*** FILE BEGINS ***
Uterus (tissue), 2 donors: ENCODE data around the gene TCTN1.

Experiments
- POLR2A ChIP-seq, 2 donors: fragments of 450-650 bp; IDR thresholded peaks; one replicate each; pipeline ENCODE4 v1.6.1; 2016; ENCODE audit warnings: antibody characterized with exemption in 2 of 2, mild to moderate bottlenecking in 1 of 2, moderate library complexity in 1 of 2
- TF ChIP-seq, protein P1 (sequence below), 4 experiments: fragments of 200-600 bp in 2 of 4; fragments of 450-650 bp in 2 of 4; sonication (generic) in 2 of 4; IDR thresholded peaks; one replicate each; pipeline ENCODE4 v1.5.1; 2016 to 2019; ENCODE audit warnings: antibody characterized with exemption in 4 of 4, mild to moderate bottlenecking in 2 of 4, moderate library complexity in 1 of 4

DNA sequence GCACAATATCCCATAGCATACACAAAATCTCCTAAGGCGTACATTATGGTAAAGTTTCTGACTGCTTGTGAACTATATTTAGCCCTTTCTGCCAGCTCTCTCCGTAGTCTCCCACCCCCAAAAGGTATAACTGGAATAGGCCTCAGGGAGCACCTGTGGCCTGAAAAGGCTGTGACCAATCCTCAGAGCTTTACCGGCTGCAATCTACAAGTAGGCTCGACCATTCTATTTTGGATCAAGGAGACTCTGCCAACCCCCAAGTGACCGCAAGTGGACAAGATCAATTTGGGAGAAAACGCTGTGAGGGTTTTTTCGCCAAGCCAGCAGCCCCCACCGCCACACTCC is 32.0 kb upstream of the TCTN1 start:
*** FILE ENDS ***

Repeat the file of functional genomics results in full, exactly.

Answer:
Uterus (tissue), 2 donors: ENCODE data around the gene TCTN1.

Experiments
- POLR2A ChIP-seq, 2 donors: fragments of 450-650 bp; IDR thresholded peaks; one replicate each; pipeline ENCODE4 v1.6.1; 2016; ENCODE audit warnings: antibody characterized with exemption in 2 of 2, mild to moderate bottlenecking in 1 of 2, moderate library complexity in 1 of 2
- TF ChIP-seq, protein P1 (sequence below), 4 experiments: fragments of 200-600 bp in 2 of 4; fragments of 450-650 bp in 2 of 4; sonication (generic) in 2 of 4; IDR thresholded peaks; one replicate each; pipeline ENCODE4 v1.5.1; 2016 to 2019; ENCODE audit warnings: antibody characterized with exemption in 4 of 4, mild to moderate bottlenecking in 2 of 4, moderate library complexity in 1 of 4

DNA sequence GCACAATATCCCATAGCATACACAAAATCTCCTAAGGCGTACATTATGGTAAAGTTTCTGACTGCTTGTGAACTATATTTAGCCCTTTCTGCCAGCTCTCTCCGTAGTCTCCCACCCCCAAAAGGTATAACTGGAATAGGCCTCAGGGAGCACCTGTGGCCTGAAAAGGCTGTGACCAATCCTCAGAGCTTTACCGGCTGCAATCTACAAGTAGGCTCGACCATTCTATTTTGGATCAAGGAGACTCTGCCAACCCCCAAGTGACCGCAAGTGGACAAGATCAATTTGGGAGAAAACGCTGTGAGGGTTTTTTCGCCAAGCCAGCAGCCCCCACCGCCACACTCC is 32.0 kb upstream of the TCTN1 start: